What is the connection of Egyptian mythology to Atlantis?

  • As writing an answer to my own question, I came across this,

    Plutarch, Life of Solon 26. 1 (trans. Perrin) (Greek historian C1st - C2nd A.D.) :

    "He [Solon] also spent some time in studies with Psenophis of Heliopolis [in Egypt] and Sonkhis (Sonchis) of Sais, who were very learned priests. From these, as Plato says, he heard the story of the lost Atlantis, and tried to introduce it in a poetical form to the Greeks."

    What is the connection of the Greek and Egyptian myths about Atlantis?

  • T.E.D.

    T.E.D. Correct answer

    6 years ago

    If there ever was one, we don't know what it was. Most likely, there never was one.

    The only real original source we have for the story of Atlantis is Plato. He used it as an allegory to help describe his vision of the best way to run things politically. It was sort of his equivalent of Thomas More's Utopia. The society itself appears to be very maritime (like Greece and decidedly unlike Egypt). It doesn't look at all like a myth an inland river-centered Egyptian would come up with.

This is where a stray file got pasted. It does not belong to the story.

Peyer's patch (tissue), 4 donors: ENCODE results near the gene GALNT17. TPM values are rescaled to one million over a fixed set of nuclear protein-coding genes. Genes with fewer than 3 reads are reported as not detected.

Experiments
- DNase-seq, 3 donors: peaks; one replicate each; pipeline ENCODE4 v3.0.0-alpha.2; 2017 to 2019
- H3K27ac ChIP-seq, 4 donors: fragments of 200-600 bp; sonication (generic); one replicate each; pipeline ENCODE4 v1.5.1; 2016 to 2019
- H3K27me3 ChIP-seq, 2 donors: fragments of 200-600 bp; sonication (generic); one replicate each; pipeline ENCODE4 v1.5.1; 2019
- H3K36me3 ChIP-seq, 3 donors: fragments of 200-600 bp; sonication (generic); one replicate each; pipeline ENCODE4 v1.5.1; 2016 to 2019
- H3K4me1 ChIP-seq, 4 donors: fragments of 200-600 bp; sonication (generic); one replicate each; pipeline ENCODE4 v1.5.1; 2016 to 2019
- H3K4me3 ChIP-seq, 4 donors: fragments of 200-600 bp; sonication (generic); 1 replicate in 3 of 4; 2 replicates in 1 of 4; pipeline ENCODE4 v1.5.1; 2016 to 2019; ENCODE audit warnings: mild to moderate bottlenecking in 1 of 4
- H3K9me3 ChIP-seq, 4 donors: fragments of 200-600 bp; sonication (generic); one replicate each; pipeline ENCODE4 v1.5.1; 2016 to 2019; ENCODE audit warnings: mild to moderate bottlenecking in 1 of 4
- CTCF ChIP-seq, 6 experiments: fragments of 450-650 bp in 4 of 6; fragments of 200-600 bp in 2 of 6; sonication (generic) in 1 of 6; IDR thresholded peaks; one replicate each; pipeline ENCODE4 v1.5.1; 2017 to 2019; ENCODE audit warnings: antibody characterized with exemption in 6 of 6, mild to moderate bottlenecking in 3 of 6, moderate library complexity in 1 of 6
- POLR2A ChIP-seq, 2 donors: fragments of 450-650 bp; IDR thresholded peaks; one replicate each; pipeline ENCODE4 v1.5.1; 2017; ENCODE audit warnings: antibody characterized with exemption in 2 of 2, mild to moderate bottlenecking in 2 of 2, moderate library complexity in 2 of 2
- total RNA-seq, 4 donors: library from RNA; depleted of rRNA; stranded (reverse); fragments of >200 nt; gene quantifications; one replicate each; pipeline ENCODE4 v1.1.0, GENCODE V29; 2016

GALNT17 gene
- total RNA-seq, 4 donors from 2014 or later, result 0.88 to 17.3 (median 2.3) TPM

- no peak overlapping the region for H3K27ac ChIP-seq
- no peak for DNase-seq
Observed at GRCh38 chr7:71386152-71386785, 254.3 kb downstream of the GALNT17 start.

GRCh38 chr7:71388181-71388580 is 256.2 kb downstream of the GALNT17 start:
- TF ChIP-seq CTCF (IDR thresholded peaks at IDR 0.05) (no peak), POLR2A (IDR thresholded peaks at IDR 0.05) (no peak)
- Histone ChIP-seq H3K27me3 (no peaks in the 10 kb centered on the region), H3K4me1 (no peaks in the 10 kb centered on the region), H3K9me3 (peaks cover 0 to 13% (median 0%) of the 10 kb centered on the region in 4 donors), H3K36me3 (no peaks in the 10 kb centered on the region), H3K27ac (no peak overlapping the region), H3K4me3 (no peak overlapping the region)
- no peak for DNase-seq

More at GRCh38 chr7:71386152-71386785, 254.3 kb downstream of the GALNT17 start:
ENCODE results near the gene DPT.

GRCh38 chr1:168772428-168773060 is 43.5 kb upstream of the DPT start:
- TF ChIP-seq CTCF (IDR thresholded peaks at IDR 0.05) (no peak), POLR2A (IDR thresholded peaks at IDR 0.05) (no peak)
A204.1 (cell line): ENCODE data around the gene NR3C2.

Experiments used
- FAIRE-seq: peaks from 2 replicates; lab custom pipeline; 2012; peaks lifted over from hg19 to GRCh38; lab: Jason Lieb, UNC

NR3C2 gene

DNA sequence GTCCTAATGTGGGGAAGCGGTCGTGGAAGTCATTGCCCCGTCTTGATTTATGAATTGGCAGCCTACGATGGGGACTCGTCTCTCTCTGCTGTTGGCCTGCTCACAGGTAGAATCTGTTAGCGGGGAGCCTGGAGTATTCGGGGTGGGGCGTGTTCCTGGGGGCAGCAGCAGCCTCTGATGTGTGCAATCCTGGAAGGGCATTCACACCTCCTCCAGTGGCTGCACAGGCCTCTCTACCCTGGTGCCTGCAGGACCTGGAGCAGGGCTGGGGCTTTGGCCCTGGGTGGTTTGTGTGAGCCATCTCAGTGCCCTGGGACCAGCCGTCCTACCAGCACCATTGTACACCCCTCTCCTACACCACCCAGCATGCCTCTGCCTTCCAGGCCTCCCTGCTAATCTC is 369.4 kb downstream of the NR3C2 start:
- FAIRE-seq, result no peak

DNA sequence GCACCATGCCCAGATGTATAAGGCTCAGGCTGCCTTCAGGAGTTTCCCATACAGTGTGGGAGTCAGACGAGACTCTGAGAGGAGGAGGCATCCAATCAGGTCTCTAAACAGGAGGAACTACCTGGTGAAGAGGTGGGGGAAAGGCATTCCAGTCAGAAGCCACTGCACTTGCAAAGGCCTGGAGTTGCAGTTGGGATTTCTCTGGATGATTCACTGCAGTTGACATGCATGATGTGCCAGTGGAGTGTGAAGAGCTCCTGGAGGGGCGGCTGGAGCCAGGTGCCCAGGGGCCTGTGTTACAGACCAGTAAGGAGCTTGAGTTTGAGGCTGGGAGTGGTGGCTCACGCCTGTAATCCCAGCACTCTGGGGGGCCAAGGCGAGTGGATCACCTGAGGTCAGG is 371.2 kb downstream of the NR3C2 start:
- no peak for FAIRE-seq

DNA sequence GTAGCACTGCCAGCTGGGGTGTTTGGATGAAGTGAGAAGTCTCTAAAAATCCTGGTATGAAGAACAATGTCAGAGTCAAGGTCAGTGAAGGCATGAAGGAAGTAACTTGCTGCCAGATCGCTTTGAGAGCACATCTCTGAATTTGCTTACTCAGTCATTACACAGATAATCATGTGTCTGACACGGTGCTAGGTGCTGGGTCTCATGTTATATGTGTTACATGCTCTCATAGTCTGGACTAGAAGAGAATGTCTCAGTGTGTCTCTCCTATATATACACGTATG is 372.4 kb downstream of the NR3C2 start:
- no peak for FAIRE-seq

All other sources we have for the story came after Plato, and seem to be based on his stories. So the most likely (and currently favored) supposition is that Plato himself made it up. Even if he didn't, he might as well have, because that's all we have.

    But this is plutarch we're talking about...

    It might actually be more accurate to say that Utopia was More's equivalent of Plato's Atlantis.

    @T.E.D. - But wasn't Ancient Athens Plato's utopian state, and Atlantis it's militarily advanced adversary?

    "But this is plutarch we're talking about..." Except he cites Plato.

    stories of sunken islands may well be in the realm of reality. Platos allegory of an advanced society may be embellished. This is of course difficult to separate, but reminiscent of flood myths. Flood of course does play a major role in Egyptian mythology. Metaphorical floods, e.g. invasions, might be appreciable, too, w.r.t. change-over, lost history and knowledge (language replacement), itself possibly caused by deluge.

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